Camera Work: A Photographic Quarterly — 1912 (Heft 39)

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WHAT is the purpose of exhibiting drawings by children, many loyal
frequenters of the Little Galleries may have asked themselves. Is
there really any deeper meaning attached to them and do they bear
any relation to the works of art that have during the last few years been
shown in the gray little chamber at Fifth Avenue?
Most visitors had to admit that these infantile excursions into the realm
of form and color were of peculiar interest. The selection was carefully made
from a raft of material; but it was not this discrimination which made the
exhibition worthy of special consideration. Children’s drawings, even the
crudest, generally contain some note of interest. The exhibition at this
particular place and time was like a commentary on modern art ideas, it
recalled some elemental qualities that art has lost and which might do much,
if attainable at all, to imbue it with a fresh and exquisite virility. How does
a child manage in a few lines, rapidly and easily scrawled down, to represent a
man on horseback or indicate a landscape! They may be caricatures, traves-
ties, ludicrous nonsense, if you like, but they are neither shallow nor insincere.
And despite being contortions and misstatements of facts they contain any
amount of allusions, happy touches, notes of keen and sympathetic observa-
tion which even prodigious memory and vast learning could not render more
With the majority of grown up folks the pursuit of art is an engrossing
occupation. It leaves but few opportunities for real pleasure. Children draw
without a special purpose. There is no responsibility prompting the per-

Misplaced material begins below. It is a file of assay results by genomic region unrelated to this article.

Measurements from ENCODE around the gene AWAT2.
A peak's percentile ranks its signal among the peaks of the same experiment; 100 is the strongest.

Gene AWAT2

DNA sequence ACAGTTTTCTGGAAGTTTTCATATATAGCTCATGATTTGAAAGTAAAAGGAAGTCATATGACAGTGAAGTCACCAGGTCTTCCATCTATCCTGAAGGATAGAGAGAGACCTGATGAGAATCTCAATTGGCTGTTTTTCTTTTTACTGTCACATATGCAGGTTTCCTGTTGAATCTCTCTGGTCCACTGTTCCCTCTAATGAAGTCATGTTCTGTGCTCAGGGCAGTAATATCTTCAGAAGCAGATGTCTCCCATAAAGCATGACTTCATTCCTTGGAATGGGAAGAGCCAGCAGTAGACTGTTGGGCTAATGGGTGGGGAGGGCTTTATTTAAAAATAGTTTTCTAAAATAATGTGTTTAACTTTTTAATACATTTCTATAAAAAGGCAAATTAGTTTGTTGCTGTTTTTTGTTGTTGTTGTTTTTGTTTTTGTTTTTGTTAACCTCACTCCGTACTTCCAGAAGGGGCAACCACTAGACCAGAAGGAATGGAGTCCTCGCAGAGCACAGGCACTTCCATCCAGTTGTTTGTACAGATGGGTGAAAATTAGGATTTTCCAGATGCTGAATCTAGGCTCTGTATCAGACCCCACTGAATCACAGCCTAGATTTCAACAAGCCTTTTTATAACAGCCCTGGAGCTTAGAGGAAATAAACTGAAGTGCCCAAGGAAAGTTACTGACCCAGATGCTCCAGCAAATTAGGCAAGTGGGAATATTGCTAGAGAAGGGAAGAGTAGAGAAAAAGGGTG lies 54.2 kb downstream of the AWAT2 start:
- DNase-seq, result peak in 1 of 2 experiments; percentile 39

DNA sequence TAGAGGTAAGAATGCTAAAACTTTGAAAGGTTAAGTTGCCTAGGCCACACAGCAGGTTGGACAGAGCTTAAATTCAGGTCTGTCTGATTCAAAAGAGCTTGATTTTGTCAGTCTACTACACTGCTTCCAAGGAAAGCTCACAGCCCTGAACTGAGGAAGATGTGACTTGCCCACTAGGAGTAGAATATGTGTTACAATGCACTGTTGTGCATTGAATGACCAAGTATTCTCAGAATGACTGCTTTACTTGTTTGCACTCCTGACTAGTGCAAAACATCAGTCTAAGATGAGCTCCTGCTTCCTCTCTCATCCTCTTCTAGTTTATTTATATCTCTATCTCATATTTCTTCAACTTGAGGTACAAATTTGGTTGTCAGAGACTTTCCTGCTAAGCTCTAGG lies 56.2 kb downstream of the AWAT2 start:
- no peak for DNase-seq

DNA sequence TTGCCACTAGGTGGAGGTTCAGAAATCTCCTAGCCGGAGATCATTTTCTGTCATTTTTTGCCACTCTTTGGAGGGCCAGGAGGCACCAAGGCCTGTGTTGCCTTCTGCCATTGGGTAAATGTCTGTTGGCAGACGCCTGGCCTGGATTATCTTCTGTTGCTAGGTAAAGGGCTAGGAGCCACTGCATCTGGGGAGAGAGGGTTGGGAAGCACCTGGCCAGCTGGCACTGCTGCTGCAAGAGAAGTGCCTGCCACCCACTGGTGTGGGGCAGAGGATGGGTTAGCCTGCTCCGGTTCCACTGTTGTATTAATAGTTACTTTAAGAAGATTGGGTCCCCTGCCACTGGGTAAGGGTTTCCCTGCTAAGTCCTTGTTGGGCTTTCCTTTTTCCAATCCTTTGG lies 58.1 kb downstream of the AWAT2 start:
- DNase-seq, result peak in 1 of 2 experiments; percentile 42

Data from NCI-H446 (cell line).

formance, and no concession to make. It is purely an amusement, the pleasure
of a moment. They reveal themselves without hesitancy. They do not
attempt to flatter or idealize. Fond of startling contrast and glaring colors
they see things vividly and express them strongly, genuinely, without subter-
fuge. And the honest humble toil of these little draughtsmen to put the
plainness of appearances into calligraphic epigrams is due to the purity and
alertness of their vision. Every new object they encounter, every incident of
life they witness is an event full of curiosity and wonder. Every new record
on their retina amounts to a conquest. Wherever they look, life is a book of
revelations, and their faces turn with unwonted expression and eager expect-
ancy. They are romanticists by force of this fervency to receive impressions;
adventures in reach of some golden fleece, even if it is only a stick of candy,
the thin sheet poster of the coming circus, or an apple purloined from a neigh-
bor’s yard.
Not that they are absolutely free. Routine and conventions are also
darkening child life, and honesty of selection in regard to their pictorial efforts
is not possible even at this early stage. Parental influence, pedantic advice
of the drawing teacher, or reminiscences and reflections from illustrations seen
in picture books and magazine creep unconsciously into their compositions.
Nor are their efforts devoid of the influences of tradition. They represent art
in an embryonic state; a Japanese child draws entirely different than an

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